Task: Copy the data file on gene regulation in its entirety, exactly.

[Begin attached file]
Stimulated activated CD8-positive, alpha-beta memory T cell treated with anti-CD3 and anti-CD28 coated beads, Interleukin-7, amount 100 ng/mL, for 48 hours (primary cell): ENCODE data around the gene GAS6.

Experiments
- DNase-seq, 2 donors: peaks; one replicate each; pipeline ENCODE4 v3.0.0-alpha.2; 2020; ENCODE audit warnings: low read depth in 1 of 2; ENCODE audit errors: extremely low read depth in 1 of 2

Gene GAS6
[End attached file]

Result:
Stimulated activated CD8-positive, alpha-beta memory T cell treated with anti-CD3 and anti-CD28 coated beads, Interleukin-7, amount 100 ng/mL, for 48 hours (primary cell): ENCODE data around the gene GAS6.

Experiments
- DNase-seq, 2 donors: peaks; one replicate each; pipeline ENCODE4 v3.0.0-alpha.2; 2020; ENCODE audit warnings: low read depth in 1 of 2; ENCODE audit errors: extremely low read depth in 1 of 2

Gene GAS6